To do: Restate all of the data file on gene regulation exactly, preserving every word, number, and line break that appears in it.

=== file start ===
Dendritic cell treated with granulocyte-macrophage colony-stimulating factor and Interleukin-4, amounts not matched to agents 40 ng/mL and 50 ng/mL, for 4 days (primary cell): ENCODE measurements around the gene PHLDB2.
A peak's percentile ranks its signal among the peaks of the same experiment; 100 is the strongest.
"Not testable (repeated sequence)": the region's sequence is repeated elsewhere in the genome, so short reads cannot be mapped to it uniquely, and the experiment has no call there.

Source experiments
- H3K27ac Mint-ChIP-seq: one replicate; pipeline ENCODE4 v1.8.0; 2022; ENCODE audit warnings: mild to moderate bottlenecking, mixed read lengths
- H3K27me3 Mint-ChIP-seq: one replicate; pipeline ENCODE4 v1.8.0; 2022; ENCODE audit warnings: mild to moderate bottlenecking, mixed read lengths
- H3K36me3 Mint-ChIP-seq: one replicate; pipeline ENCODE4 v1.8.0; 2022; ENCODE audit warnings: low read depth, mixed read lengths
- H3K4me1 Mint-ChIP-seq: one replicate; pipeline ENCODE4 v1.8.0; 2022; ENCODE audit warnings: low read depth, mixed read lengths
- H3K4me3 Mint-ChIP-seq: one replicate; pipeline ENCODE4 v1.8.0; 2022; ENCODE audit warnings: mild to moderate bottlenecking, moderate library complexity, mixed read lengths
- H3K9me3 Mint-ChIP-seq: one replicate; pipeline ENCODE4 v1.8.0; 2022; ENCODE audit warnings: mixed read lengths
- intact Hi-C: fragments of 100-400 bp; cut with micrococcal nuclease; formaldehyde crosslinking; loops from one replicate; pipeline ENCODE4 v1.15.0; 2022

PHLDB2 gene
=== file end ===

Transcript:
Dendritic cell treated with granulocyte-macrophage colony-stimulating factor and Interleukin-4, amounts not matched to agents 40 ng/mL and 50 ng/mL, for 4 days (primary cell): ENCODE measurements around the gene PHLDB2.
A peak's percentile ranks its signal among the peaks of the same experiment; 100 is the strongest.
"Not testable (repeated sequence)": the region's sequence is repeated elsewhere in the genome, so short reads cannot be mapped to it uniquely, and the experiment has no call there.

Source experiments
- H3K27ac Mint-ChIP-seq: one replicate; pipeline ENCODE4 v1.8.0; 2022; ENCODE audit warnings: mild to moderate bottlenecking, mixed read lengths
- H3K27me3 Mint-ChIP-seq: one replicate; pipeline ENCODE4 v1.8.0; 2022; ENCODE audit warnings: mild to moderate bottlenecking, mixed read lengths
- H3K36me3 Mint-ChIP-seq: one replicate; pipeline ENCODE4 v1.8.0; 2022; ENCODE audit warnings: low read depth, mixed read lengths
- H3K4me1 Mint-ChIP-seq: one replicate; pipeline ENCODE4 v1.8.0; 2022; ENCODE audit warnings: low read depth, mixed read lengths
- H3K4me3 Mint-ChIP-seq: one replicate; pipeline ENCODE4 v1.8.0; 2022; ENCODE audit warnings: mild to moderate bottlenecking, moderate library complexity, mixed read lengths
- H3K9me3 Mint-ChIP-seq: one replicate; pipeline ENCODE4 v1.8.0; 2022; ENCODE audit warnings: mixed read lengths
- intact Hi-C: fragments of 100-400 bp; cut with micrococcal nuclease; formaldehyde crosslinking; loops from one replicate; pipeline ENCODE4 v1.15.0; 2022

PHLDB2 gene